Naturally Occurring Radioactive Materials (NORM) consist of materials, usually industrial wastes or by-products enriched with radioactive elements found in the environment, such as uranium, thorium and potassium and any of their decay products, such as radium and radon. Workers at risk of exposure include those who handle pipes and equipment that might have been contaminated with NORM. Sludge, drilling mud, and pipe scales, for example, often contain elevated levels of NORM, and the radioactive materials might be moved from site to site as equipment and materials are reused. Disposal, reuse, and recycling of NORM might cause worker exposures.
The Globally Harmonized System (GHS) for Hazard Communication of Classification and Labeling of Chemicals is a system for standardizing the classification and labeling of chemicals. The GHS includes criteria for the classification of health, physical and environmental hazards, as well as specifying what information should be included on labels of hazardous chemicals as well as safety data sheets.
In order to ensure chemical safety in the workplace, Hazard Communication Standard (HCS) is based on a simple concept for employees who have a need and right to know the hazards and identities of the chemicals they are exposed to when working. They also need to know what protective measures are available to prevent adverse effects from occurring. Knowledge acquired under the HCS will help employers provide safer workplaces for their employees. When employees have information about the chemicals being used, they can take steps to reduce exposures, substitute less hazardous materials, and establish proper work practices. These efforts will help prevent the occurrence of work-related illnesses and injuries caused by chemicals.
The Occupational Safety and Health Administration (OSHA) requires all employees who potentially will work around or be exposed to Hazardous Materials (HazMat) to be trained before they begin working. Training includes an explanation of the hazards, how to handle hazardous materials, how to use Personal Protective Equipment (PPE), how to minimize risks from hazards, and medical surveillance requirements for monitoring as well as recognition of exposure symptoms.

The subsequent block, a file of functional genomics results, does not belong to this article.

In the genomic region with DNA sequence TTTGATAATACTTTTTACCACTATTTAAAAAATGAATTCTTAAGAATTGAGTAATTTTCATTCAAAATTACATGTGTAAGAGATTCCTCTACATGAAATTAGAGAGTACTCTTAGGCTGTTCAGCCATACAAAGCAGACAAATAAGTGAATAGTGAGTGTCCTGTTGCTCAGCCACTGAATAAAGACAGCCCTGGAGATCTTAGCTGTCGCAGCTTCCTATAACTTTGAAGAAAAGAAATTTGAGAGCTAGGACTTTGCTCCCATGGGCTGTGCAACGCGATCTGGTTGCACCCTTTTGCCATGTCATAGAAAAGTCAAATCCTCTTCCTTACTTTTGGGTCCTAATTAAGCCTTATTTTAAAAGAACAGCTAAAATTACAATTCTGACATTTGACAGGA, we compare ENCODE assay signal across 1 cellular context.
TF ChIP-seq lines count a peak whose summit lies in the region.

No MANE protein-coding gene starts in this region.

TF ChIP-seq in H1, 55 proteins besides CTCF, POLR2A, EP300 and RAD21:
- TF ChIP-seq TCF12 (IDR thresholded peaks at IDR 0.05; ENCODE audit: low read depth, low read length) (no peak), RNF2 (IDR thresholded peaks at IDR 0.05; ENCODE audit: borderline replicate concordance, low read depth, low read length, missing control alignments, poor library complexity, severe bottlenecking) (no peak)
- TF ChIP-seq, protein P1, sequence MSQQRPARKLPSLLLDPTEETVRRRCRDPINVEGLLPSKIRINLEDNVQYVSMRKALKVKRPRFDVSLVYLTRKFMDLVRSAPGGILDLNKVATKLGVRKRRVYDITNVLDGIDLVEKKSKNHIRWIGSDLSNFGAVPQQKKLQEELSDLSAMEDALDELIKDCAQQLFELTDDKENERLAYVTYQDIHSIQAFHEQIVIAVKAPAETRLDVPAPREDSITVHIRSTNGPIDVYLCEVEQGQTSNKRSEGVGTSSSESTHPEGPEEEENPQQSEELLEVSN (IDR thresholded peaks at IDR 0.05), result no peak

The Hazardous Waste Operations and Emergency Response Standard (HazWoper) applies to employers and their employees who are exposed or potentially exposed to hazardous substances, including hazardous waste. The purpose of this training is to give employees a understanding of what HazWoper means, the purpose of the standards, and requirements associated with safety, health training as well as medical surveillance. They will also have a general understanding of chemical hazards, control measures, and the basic requirements of emergency response training.
A carcinogen is any substance, radio-nuclide, or radiation that is an agent directly involved in causing cancer. This may be due to the ability to damage the genome or to the disruption of cellular metabolic processes and millions of U.S. workers are exposed to chemical materials that could be carcinogenic. If any of your employees are in this group, train them to take these steps to protect themselves from carcinogen exposure.
Hydrogen sulfide gas causes a wide range of health effects and workers are primarily exposed to hydrogen sulfide by breathing it. In order to work safely around hydrogen sulfide, employees must be aware of its properties and characteristics. This training teaches how to recognize when hydrogen sulfide is present in the work area and take necessary precautions to work with it safely. Learn how the effects depend on how much hydrogen sulfide you breathe and for how long as well as how exposure to very high concentrations can quickly lead to death. Hydrogen sulfide is a highly flammable, explosive gas, and can cause possible life-threatening situations if not properly handled.